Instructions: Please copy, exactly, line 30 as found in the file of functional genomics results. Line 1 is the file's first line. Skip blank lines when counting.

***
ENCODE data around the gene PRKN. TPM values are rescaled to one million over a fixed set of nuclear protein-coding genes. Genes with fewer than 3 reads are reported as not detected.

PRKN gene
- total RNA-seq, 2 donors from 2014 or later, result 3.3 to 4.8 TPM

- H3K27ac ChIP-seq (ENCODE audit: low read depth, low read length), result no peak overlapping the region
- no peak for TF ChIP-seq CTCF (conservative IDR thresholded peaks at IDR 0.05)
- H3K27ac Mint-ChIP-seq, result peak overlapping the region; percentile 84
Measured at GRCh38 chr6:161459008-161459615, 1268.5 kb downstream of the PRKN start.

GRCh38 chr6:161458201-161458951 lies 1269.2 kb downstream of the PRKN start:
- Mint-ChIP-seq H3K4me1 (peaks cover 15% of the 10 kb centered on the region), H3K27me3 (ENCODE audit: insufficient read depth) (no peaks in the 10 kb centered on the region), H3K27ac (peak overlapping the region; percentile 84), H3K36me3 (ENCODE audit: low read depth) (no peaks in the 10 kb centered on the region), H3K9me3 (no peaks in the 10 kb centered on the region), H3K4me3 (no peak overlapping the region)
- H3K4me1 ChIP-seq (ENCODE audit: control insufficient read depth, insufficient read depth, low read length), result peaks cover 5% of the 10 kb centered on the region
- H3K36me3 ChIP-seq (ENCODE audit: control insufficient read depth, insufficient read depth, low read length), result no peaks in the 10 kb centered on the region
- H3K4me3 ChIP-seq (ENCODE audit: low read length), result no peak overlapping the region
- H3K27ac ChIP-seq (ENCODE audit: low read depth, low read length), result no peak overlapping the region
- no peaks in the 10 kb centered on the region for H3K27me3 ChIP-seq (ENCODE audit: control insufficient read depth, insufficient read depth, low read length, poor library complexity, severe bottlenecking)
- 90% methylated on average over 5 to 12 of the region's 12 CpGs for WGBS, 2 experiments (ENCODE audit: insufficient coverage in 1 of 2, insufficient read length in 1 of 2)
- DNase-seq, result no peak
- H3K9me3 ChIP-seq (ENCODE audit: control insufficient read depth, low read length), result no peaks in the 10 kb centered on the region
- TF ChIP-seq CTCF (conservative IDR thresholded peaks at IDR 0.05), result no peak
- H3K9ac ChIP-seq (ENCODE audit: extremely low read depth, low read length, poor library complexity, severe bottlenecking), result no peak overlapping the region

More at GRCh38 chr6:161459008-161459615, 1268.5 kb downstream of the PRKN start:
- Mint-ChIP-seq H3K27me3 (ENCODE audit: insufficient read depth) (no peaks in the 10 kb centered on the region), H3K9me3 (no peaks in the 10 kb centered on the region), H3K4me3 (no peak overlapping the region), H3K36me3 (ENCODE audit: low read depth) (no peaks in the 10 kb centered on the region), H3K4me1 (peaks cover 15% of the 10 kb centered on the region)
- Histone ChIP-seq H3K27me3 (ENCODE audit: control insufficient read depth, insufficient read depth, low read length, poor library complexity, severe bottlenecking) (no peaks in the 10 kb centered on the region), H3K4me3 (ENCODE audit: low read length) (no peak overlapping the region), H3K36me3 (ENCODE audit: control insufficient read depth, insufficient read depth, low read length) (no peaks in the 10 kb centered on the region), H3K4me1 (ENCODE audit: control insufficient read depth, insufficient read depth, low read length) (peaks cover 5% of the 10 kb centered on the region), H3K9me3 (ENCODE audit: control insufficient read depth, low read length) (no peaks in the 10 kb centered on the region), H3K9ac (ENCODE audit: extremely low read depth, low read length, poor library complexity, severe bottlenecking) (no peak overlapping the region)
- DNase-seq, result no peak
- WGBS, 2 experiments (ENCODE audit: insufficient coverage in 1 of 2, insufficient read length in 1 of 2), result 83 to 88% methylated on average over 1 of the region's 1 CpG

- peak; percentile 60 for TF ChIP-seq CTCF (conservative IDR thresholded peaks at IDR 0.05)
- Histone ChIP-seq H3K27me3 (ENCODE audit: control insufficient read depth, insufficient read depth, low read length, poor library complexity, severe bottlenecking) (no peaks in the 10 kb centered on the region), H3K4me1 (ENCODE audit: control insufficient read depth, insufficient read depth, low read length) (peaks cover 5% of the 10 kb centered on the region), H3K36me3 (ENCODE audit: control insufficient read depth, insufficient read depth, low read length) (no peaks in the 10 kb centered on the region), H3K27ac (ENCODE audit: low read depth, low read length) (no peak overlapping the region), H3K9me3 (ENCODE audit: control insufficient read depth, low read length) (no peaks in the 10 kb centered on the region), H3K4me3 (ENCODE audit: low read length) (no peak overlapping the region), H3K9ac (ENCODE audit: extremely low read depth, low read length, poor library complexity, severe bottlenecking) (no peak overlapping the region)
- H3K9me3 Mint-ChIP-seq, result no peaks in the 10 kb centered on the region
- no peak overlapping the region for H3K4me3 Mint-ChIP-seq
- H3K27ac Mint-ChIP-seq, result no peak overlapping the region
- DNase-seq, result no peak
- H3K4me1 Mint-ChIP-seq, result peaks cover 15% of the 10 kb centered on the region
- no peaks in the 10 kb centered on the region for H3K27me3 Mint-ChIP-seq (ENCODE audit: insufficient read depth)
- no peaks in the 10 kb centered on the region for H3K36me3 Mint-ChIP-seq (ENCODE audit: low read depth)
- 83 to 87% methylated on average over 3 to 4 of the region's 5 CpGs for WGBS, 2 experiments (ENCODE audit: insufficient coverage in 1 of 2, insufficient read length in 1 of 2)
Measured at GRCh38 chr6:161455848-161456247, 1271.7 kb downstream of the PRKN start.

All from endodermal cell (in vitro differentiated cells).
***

- DNase-seq, result no peak